So in advance of Xmas, I announced my intention to get some seriously shit films to watch during the festive season. Films of the calibre of Beverly Hills Cop II. Did I get my wish? Well, in the end the closest I got was Beauty and the Beast, unfortunately, which is emphatically NOT shit. And not just because Disney decided that a psychosexual fable that involves the use of Stockholm Syndrome and elements of Bluebeard (and hence legendary paedophile child murderer and neckhole fucker Gilles de Rais) was a suitable subject for a children’s film. Also because a talking clock called Cogsworth says ‘If it ain’t baroque, don’t fix it!’
So what was my xmas viewing, I hear you cry? And where’s that cartoon you promised? Well my dears, as to the first: coming right up. As to the second: shut up.
Firstly there was an ace Doctor Who. Combines all my favourite things about Christmas into one neat package. A Christmas Carol had some lovely singing, a message of hope and redemption, and of course an intricate time-travelling plot and a flying shark.
Then there were the little shiny discs I got from my adoring public. I may not have sat through something as dire as Star Trek: The Motion Picture, but I did have some genuinely harrowing festive experiences.
First out of the giftwrap was Deep Water. This is a documentary about Donald Crowhurst, who in 1968 got in a boat, tried to sail around the world by himself without stopping, started lying about how far he’d got, got drunk, claimed he was some kind of supernatural entity and killed himself.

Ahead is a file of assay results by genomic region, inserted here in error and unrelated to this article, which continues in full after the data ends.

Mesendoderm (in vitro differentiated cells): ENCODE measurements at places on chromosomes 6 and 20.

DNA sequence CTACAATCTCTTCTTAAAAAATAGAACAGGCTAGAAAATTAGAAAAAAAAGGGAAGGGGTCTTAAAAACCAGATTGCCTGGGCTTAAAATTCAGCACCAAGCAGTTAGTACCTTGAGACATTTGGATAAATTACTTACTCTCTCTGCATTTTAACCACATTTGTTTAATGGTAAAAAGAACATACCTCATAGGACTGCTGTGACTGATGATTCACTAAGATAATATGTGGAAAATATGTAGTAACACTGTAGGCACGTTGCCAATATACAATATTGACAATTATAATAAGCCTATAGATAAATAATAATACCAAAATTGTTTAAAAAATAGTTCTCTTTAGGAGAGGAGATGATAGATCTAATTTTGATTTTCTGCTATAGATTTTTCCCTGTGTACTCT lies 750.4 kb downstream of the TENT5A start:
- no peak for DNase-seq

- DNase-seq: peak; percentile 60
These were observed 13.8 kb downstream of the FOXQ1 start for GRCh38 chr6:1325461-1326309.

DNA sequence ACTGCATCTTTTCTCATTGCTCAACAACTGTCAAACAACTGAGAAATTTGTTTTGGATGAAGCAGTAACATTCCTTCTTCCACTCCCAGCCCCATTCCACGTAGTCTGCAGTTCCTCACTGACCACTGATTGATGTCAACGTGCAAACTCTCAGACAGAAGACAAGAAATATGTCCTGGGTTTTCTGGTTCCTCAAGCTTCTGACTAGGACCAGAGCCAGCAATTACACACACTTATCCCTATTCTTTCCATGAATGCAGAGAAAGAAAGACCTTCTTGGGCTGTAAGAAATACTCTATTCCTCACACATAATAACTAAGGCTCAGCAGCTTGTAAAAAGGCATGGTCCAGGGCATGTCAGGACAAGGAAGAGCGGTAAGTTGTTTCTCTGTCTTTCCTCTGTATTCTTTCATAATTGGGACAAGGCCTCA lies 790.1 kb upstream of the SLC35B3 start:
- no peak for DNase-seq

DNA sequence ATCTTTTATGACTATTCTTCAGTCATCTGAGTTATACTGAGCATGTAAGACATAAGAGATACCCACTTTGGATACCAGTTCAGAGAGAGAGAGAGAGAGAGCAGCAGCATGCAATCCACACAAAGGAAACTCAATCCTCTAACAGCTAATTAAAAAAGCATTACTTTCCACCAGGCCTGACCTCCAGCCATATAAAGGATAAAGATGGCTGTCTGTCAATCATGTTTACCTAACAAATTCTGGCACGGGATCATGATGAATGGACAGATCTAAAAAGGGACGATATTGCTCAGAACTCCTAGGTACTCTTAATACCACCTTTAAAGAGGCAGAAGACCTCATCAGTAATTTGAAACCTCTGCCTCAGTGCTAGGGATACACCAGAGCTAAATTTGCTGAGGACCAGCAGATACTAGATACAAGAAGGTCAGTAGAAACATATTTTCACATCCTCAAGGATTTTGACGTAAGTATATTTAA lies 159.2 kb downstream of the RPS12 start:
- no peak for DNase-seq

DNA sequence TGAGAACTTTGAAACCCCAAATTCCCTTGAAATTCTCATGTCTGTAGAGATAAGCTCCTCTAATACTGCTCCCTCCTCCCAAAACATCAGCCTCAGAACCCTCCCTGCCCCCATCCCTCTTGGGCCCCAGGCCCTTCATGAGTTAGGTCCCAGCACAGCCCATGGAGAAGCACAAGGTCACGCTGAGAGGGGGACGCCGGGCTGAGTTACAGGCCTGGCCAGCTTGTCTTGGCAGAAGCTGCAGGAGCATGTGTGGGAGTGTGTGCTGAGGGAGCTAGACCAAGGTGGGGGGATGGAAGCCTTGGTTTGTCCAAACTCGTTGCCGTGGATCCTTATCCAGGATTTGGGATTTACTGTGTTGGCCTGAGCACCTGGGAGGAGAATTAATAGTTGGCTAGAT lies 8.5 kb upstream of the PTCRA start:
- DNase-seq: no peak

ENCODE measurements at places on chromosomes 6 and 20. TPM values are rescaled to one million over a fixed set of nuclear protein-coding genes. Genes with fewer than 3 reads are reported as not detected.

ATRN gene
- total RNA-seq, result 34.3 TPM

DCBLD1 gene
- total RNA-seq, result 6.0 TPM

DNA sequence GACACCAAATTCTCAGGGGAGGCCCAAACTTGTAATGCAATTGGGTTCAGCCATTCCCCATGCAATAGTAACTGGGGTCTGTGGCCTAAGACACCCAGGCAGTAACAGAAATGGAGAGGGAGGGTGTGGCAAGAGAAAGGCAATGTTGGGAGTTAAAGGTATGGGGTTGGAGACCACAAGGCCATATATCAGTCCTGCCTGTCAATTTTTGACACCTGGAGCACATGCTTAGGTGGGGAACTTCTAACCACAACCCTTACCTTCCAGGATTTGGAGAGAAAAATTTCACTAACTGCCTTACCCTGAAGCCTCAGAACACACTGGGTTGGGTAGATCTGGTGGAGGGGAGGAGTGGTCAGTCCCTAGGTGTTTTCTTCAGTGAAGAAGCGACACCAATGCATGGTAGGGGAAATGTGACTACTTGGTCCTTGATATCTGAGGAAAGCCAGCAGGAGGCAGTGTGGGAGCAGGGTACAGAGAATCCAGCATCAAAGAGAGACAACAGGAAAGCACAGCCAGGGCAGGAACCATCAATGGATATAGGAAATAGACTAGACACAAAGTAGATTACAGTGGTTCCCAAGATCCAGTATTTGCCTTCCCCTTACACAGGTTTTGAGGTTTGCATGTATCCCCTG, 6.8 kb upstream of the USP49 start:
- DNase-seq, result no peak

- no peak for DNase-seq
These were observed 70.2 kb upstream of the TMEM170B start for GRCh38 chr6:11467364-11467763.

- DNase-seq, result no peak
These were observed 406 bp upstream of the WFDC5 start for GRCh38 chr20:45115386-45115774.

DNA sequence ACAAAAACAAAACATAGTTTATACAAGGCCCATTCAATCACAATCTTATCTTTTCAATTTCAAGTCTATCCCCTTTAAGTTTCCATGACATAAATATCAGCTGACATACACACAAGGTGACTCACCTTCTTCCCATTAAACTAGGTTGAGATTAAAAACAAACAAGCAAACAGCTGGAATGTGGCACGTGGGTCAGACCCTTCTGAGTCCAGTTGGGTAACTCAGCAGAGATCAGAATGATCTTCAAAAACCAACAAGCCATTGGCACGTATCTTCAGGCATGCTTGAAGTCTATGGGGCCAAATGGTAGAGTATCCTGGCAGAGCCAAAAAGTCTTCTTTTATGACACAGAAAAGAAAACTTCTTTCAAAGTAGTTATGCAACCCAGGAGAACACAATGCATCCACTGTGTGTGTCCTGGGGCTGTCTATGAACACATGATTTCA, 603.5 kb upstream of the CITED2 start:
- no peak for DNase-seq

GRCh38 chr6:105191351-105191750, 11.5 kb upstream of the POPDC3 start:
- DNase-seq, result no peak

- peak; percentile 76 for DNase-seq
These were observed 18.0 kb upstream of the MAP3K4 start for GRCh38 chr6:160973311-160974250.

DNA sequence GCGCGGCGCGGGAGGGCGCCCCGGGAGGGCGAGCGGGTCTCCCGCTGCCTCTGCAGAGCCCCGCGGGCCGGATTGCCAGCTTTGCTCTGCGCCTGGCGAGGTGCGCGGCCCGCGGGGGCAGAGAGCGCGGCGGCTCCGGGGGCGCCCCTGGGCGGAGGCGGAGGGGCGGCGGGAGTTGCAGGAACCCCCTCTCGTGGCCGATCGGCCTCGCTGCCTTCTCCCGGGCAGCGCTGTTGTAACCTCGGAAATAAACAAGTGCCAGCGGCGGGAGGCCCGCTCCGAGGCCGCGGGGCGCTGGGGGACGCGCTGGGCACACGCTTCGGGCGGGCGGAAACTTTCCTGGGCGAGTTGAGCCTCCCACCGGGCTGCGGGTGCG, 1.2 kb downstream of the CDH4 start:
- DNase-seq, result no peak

Next out of my big comedy stocking and covered in holly leaves and sellotape, we have The Wave, the film in which a well-meaning schoolteacher accidentally turns his kids into the Hitler Youth within a week. With hilarious consequences, it would say on the box, if it were more than usually dishonest.
Anxiously tearing at an infinitude of ‘Merry Christmas’es in a variety of fonts, I then uncovered Hidden Agenda, Ken Loach’s film about the abuses perpetrated by the security services in Northern Ireland and containing a fictionalised version of the coup that nearly happened, to oust Wilson’s last government. With assassinations, grubby politics and the kind of aristocratic nastiness you associate with Thatcherite Establishment types, Time Out didn’t call it ‘More laughs than a barrel of monkeys with kuru.’
What’s this, hiding beneath my lump of coal? Why it’s harrowing docudrama Threads! I’ve used the bit where Sheffield blows up in lessons on War and Peace, but this is the first time I‘ve seen it all the way through. Who’d have thought the nuclear holocaust could be the least distressing part? Anyone who thinks self-important vacuity-fest The Road is a disturbing piece clearly hasn’t seen Threads. Although after you have, you will probably wish you hadn’t.
So that was my Christmas viewing. Paranoia, peer-conformity, corruption, the end of the world and the hell of survival. If you think about it, it’s what the baby Jebus would’ve wanted.
Happy 2011 everybody!